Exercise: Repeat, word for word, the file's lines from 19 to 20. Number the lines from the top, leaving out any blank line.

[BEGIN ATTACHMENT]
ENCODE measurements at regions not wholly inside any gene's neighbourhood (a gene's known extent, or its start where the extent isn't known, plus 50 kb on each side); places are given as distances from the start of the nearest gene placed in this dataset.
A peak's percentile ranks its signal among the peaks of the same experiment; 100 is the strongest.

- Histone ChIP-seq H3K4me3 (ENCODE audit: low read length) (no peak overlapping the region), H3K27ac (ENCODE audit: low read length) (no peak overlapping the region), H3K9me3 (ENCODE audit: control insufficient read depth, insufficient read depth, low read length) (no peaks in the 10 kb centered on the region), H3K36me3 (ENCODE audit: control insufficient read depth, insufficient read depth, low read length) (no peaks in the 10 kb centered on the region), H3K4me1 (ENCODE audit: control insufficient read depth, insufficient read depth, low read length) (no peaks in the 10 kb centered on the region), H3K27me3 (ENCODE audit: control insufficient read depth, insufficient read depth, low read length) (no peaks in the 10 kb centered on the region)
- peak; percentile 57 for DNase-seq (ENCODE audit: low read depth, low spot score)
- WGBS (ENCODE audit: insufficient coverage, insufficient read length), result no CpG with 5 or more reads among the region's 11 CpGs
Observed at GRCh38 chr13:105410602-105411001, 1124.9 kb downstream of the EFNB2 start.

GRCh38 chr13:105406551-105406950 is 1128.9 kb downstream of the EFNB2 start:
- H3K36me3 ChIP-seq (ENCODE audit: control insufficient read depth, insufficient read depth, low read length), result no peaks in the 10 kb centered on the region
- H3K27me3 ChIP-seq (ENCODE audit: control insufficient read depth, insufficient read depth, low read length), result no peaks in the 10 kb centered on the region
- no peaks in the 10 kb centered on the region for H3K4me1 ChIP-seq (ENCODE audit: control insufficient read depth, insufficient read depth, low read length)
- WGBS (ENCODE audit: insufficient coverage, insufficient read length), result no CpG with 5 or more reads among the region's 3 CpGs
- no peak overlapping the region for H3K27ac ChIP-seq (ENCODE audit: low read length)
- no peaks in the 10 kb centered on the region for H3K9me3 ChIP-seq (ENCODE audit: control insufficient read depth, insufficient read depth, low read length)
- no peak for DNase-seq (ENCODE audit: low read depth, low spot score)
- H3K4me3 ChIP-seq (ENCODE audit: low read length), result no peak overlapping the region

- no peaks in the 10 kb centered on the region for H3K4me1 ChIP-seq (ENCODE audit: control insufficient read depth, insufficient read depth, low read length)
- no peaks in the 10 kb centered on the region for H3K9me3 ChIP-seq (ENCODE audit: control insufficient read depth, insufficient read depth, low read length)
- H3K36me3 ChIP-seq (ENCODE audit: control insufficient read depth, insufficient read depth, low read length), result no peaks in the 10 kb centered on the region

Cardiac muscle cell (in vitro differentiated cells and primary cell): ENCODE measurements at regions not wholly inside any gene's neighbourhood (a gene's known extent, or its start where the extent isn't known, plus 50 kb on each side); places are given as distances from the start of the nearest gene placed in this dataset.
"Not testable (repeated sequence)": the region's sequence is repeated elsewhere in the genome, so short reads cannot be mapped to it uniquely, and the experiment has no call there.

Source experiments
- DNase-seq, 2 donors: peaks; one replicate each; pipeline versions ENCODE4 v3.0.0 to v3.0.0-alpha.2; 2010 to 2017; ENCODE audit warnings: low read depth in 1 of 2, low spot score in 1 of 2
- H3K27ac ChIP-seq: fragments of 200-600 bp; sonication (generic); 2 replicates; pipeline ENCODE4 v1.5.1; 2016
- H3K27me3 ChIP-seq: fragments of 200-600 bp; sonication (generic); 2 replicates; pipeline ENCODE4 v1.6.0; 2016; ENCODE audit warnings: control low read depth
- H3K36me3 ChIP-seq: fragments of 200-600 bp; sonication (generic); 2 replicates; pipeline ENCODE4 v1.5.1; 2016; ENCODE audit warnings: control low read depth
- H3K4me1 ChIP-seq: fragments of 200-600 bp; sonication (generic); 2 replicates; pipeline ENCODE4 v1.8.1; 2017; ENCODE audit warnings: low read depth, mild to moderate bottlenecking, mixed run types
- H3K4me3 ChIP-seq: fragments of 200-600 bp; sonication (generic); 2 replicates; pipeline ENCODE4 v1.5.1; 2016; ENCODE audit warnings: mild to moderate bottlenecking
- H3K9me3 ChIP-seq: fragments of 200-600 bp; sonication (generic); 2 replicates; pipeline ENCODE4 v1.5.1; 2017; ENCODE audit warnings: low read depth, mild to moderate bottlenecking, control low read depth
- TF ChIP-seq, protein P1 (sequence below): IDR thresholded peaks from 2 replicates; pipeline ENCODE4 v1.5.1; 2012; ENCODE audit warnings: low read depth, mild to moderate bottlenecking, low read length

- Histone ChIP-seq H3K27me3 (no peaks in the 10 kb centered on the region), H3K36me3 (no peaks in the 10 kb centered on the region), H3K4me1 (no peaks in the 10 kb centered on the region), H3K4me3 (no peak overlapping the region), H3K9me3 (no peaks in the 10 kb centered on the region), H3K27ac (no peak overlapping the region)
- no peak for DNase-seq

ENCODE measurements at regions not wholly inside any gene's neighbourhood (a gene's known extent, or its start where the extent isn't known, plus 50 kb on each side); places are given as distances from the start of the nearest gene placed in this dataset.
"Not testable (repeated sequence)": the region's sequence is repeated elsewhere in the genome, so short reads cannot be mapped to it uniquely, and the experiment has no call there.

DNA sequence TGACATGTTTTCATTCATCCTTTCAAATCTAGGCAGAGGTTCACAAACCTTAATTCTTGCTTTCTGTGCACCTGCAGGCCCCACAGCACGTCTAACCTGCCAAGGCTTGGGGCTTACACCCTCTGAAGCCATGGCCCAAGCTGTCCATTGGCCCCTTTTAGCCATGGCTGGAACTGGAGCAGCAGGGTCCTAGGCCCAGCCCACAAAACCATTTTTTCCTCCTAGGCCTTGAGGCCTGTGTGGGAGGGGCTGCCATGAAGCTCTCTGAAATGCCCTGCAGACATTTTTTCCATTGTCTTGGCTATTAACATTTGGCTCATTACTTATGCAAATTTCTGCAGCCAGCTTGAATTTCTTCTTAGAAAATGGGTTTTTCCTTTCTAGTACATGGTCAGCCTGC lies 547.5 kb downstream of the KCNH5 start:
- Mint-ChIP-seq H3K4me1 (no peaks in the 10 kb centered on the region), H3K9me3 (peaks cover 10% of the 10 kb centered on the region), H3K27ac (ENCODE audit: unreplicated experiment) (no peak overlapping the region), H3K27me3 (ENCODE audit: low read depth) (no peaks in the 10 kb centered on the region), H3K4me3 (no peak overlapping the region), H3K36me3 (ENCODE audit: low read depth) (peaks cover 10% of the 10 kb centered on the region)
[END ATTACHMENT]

Cardiac muscle cell (in vitro differentiated cells and primary cell): ENCODE measurements at regions not wholly inside any gene's neighbourhood (a gene's known extent, or its start where the extent isn't known, plus 50 kb on each side); places are given as distances from the start of the nearest gene placed in this dataset.
"Not testable (repeated sequence)": the region's sequence is repeated elsewhere in the genome, so short reads cannot be mapped to it uniquely, and the experiment has no call there.